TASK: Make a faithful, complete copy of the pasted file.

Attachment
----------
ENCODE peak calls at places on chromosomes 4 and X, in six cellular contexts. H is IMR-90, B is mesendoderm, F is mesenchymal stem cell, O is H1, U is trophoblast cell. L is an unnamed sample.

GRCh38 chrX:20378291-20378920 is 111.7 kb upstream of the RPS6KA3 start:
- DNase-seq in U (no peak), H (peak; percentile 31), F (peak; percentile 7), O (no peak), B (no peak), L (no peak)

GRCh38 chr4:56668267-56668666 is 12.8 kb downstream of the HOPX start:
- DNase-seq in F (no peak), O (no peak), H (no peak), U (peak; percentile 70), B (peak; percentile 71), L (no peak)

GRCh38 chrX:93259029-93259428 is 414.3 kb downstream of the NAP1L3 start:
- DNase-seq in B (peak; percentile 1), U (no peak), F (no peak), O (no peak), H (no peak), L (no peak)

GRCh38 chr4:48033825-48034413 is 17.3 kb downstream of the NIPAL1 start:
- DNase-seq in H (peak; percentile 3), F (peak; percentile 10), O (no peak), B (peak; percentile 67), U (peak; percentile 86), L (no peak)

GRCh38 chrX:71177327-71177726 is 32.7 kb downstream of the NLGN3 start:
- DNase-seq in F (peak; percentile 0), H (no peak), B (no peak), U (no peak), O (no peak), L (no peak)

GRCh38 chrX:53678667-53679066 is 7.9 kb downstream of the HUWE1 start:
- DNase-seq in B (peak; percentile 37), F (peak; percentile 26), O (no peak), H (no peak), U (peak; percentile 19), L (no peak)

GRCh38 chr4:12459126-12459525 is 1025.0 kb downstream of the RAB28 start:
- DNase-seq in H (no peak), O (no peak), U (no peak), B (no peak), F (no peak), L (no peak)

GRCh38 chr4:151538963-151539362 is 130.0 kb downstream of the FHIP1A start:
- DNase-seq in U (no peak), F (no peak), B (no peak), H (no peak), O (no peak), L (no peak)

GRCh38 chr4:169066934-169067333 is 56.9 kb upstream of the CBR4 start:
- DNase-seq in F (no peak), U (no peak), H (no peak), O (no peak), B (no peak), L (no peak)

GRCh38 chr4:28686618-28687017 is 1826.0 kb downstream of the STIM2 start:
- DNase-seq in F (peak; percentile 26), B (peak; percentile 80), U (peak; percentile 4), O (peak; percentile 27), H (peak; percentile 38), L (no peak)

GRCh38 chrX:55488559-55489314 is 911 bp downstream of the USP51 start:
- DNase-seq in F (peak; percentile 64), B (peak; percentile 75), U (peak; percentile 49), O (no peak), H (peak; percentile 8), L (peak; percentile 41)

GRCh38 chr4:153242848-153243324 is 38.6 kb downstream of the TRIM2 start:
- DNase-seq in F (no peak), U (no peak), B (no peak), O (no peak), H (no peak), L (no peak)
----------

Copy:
ENCODE peak calls at places on chromosomes 4 and X, in six cellular contexts. H is IMR-90, B is mesendoderm, F is mesenchymal stem cell, O is H1, U is trophoblast cell. L is an unnamed sample.

GRCh38 chrX:20378291-20378920 is 111.7 kb upstream of the RPS6KA3 start:
- DNase-seq in U (no peak), H (peak; percentile 31), F (peak; percentile 7), O (no peak), B (no peak), L (no peak)

GRCh38 chr4:56668267-56668666 is 12.8 kb downstream of the HOPX start:
- DNase-seq in F (no peak), O (no peak), H (no peak), U (peak; percentile 70), B (peak; percentile 71), L (no peak)

GRCh38 chrX:93259029-93259428 is 414.3 kb downstream of the NAP1L3 start:
- DNase-seq in B (peak; percentile 1), U (no peak), F (no peak), O (no peak), H (no peak), L (no peak)

GRCh38 chr4:48033825-48034413 is 17.3 kb downstream of the NIPAL1 start:
- DNase-seq in H (peak; percentile 3), F (peak; percentile 10), O (no peak), B (peak; percentile 67), U (peak; percentile 86), L (no peak)

GRCh38 chrX:71177327-71177726 is 32.7 kb downstream of the NLGN3 start:
- DNase-seq in F (peak; percentile 0), H (no peak), B (no peak), U (no peak), O (no peak), L (no peak)

GRCh38 chrX:53678667-53679066 is 7.9 kb downstream of the HUWE1 start:
- DNase-seq in B (peak; percentile 37), F (peak; percentile 26), O (no peak), H (no peak), U (peak; percentile 19), L (no peak)

GRCh38 chr4:12459126-12459525 is 1025.0 kb downstream of the RAB28 start:
- DNase-seq in H (no peak), O (no peak), U (no peak), B (no peak), F (no peak), L (no peak)

GRCh38 chr4:151538963-151539362 is 130.0 kb downstream of the FHIP1A start:
- DNase-seq in U (no peak), F (no peak), B (no peak), H (no peak), O (no peak), L (no peak)

GRCh38 chr4:169066934-169067333 is 56.9 kb upstream of the CBR4 start:
- DNase-seq in F (no peak), U (no peak), H (no peak), O (no peak), B (no peak), L (no peak)

GRCh38 chr4:28686618-28687017 is 1826.0 kb downstream of the STIM2 start:
- DNase-seq in F (peak; percentile 26), B (peak; percentile 80), U (peak; percentile 4), O (peak; percentile 27), H (peak; percentile 38), L (no peak)

GRCh38 chrX:55488559-55489314 is 911 bp downstream of the USP51 start:
- DNase-seq in F (peak; percentile 64), B (peak; percentile 75), U (peak; percentile 49), O (no peak), H (peak; percentile 8), L (peak; percentile 41)

GRCh38 chr4:153242848-153243324 is 38.6 kb downstream of the TRIM2 start:
- DNase-seq in F (no peak), U (no peak), B (no peak), O (no peak), H (no peak), L (no peak)